Thursday, October 06, 2005
Put a Woman in Charge, End World Hunger
One of the new programs on the ABC lineup is called Commander in Chief, where MacKenzie Allen (a character played by Geena Davis) becomes president of the U.S. While the program is no West Wing, it brings up an interesting question: Is it possible for a woman to become the U.S. president? The program does not speculate whether a woman can be elected president. It gives you a circumstance where the sitting vice president is a woman, who is elevated to the top position when the president dies of a brain aneurysm.
It's fun to speculate whether the circumstances that led MacKenzie Allen to assume the presidency could actually take place. Would a woman president at the helm of one of the powerful members of the Group of Eight (G-8) nations put a higher priority on ending global poverty, hunger and disease?
Another influential woman, Sheila Sisulu (pictured above), addressed this question during the 13th annual summit of first ladies from Latin America in Asunción, Paraguay, on Sept. 29. Sisulu, a South African native, is deputy executive director of The U.N.'s World Food Program (WFD). "If anyone can end hunger, we women can do it," Sisulu told participants at the summit. (In case you're wondering, the summit was not covered very widely, although thankfully, the Spain-based news agency EFE was there).
Sisulu's comments were directed primarily at Latin American governments, which she said are not devoting sufficient funds to improve the health and nutrition of their populations. She said an average of 37,000 children under age 5 die in Latin America and the Caribbean each year because of malnutrition. "What level of malnutrition are we willing to accept?" said Sisulu. "How many more children are we going to lose simply because they lack necessary vitamins and minerals?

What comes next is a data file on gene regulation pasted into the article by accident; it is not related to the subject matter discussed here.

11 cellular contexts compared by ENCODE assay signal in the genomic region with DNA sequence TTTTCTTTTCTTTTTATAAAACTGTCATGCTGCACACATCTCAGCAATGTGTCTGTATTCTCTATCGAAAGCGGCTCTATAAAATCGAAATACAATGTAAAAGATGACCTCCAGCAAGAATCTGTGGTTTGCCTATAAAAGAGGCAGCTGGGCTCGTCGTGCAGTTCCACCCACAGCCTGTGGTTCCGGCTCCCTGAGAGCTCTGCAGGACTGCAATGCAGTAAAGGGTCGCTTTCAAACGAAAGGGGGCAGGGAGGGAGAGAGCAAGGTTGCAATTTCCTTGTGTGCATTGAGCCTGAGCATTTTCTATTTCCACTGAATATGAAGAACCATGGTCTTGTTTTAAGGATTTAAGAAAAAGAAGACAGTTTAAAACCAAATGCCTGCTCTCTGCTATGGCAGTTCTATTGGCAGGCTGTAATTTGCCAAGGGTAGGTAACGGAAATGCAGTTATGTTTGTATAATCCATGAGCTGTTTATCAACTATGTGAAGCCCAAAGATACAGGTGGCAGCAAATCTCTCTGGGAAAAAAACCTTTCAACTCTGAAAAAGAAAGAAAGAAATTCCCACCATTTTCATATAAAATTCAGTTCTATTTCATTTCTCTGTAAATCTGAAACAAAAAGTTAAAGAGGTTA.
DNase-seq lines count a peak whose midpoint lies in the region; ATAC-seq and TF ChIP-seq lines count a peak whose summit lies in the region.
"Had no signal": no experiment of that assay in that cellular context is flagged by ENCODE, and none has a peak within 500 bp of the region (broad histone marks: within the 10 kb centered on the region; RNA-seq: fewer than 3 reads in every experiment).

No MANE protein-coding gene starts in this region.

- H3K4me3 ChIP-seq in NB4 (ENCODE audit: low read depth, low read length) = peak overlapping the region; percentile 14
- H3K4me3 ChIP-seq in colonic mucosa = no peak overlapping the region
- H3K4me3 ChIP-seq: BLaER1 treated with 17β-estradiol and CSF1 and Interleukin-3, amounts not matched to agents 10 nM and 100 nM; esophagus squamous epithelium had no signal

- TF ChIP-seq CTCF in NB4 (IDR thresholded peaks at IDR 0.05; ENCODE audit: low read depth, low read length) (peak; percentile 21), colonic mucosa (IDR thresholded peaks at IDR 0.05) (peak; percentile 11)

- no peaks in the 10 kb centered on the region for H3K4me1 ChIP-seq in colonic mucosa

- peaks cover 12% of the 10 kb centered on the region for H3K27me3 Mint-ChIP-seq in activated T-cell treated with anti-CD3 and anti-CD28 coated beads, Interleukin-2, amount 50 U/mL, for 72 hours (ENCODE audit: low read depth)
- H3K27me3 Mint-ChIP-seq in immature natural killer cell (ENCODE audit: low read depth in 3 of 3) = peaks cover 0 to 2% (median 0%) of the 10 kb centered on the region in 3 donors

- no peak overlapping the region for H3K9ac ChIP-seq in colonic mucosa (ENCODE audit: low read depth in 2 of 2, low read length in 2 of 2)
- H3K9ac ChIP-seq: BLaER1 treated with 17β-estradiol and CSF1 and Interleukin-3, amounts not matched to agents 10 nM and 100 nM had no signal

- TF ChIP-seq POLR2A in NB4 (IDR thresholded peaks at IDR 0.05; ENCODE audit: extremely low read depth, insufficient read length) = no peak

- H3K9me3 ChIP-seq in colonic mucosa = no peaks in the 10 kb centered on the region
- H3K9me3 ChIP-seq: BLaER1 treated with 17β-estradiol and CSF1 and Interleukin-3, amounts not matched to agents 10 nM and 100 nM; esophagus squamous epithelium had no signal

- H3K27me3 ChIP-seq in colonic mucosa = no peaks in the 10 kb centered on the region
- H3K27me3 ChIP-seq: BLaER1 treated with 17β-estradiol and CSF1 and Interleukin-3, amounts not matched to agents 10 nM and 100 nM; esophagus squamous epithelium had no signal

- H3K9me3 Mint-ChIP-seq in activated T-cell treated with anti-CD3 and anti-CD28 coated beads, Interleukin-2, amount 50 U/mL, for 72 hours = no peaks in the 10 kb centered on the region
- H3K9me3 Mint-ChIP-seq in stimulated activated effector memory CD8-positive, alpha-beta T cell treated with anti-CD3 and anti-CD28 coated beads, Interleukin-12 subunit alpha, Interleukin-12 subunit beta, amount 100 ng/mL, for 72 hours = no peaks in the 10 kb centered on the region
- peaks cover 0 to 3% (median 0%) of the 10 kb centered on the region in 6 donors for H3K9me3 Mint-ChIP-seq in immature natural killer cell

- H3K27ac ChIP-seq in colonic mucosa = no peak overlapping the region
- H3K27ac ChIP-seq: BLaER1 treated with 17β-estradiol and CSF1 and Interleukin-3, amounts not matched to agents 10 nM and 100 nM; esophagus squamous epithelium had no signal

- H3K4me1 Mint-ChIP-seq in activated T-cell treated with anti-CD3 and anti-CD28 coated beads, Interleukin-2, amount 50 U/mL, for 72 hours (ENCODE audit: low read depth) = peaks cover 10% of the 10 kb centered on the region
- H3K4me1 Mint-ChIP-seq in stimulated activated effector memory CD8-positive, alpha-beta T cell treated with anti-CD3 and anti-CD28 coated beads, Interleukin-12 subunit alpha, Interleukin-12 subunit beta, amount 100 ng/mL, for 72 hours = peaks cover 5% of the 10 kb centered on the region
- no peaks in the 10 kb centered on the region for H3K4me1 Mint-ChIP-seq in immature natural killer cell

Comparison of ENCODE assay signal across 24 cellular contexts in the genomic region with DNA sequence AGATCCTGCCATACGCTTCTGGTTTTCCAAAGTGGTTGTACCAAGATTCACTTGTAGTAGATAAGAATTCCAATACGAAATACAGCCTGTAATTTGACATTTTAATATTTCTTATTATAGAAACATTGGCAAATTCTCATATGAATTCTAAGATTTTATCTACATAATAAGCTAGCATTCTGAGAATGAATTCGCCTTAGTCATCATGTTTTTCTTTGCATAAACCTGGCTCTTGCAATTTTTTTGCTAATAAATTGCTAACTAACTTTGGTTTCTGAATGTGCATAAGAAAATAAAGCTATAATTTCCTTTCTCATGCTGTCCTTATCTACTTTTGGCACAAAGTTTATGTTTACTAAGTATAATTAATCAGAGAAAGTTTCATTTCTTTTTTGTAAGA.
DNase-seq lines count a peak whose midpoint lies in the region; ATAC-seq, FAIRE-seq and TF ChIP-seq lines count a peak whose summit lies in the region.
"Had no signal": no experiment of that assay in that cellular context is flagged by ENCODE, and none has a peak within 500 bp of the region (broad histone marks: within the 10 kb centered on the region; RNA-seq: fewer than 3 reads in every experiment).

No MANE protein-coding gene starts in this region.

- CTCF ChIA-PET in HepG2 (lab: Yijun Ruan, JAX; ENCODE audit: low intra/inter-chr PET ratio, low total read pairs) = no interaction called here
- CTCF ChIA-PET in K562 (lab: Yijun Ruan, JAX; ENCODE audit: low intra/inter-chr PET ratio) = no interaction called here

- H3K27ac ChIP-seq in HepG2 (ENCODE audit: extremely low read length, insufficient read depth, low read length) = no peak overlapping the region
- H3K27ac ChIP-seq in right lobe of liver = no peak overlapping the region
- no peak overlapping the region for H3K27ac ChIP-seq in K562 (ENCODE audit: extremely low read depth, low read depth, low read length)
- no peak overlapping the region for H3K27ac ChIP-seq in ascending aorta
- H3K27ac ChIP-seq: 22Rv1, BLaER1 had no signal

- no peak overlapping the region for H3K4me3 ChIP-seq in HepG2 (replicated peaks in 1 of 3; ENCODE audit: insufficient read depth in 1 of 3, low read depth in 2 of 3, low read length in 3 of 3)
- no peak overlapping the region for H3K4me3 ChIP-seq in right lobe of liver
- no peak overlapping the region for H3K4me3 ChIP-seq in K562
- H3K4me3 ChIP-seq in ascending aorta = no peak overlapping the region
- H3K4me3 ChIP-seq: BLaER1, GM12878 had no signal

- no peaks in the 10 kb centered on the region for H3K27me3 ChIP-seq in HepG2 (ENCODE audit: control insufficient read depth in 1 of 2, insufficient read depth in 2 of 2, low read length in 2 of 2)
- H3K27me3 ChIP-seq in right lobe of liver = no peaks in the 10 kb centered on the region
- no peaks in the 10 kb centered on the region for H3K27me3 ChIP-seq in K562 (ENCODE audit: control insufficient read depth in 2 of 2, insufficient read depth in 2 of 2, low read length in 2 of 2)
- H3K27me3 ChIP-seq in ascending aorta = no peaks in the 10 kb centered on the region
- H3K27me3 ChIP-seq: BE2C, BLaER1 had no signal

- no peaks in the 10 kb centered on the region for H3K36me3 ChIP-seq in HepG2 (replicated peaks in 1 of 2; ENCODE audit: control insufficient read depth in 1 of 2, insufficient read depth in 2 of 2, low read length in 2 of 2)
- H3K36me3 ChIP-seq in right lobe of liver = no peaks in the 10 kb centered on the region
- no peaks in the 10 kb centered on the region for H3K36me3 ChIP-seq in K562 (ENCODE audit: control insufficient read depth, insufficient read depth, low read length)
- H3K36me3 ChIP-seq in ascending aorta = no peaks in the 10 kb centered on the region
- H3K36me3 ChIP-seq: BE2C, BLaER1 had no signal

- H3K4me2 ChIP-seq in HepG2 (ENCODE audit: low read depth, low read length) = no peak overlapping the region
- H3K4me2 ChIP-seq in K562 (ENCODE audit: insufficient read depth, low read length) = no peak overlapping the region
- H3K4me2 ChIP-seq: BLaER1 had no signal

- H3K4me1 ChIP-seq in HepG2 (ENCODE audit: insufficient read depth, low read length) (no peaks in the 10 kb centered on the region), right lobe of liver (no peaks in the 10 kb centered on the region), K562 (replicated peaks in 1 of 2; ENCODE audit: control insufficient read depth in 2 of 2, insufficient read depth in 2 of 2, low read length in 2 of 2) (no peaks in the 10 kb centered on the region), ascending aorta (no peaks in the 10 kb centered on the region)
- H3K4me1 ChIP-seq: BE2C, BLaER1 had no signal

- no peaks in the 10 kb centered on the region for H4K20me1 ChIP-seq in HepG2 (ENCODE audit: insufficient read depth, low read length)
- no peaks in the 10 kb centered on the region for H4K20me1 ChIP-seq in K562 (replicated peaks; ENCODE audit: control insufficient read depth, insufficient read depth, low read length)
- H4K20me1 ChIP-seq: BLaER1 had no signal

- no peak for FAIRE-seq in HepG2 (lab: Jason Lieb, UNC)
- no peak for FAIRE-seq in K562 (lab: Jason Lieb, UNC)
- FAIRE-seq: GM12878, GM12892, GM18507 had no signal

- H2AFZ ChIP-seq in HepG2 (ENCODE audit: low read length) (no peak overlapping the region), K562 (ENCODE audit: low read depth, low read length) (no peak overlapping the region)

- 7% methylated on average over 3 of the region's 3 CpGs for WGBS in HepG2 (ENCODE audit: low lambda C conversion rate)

Malnutrition, said Sisulu, promotes disease, inhibits the learning abilities of children, and creates a weaker, less-productive workforce. She cited statistics from The World Bank, which indicted that malnutrition was resulting in the loss of 3 percent of GDP in Latin America. "By simply reducing the incidence of newborns with low birth weights, we could increase the earnings of the region by $1 billion (annually)," said Sisulu. She said we have the means to solve the problem, but are not doing enough. "Malnutrition is unacceptable in a world that has sufficient resources," said the WFD director.
Sisulu's fellow South African, the Most Rev. Njongonkulu W. H. Ndungane, Archbishop of Cape Town, asked a similar question at the Interfaith Convocation in Washington during the summer of 2005. "How can hunger be so widespread when there is such growth in the global economy?"
Archbishop Ndungane goes on to say: "Of this we can be sure, that poverty that brings hunger is evil. In all its ramifications and consequences, it mars the image of God within humanity; it mars the image of God in the poor, as it deprives them of opportunities for abundant life. It mars the image of God within those of us who have more than enough, but who through greed, complacency or even ignorance fail to do the justice to embrace the loving kindness that our God asks of us." Read full article from Radical Grace newspaper.
All countries should do what they can to alleviate hunger and poverty within their borders. And many promised to do so by accepting the Millenium Development Goals in 2000. The poorer countries cannot do it alone, and they need help from the wealthier countries, especially the members of the G-8. To its credit, the G-8 made some important positive commitments in this regard after the summit in Scotland in July. But much more can be done, especially if the U.S. takes a leadership role. Perhaps if we had a President MacKenzie Allen...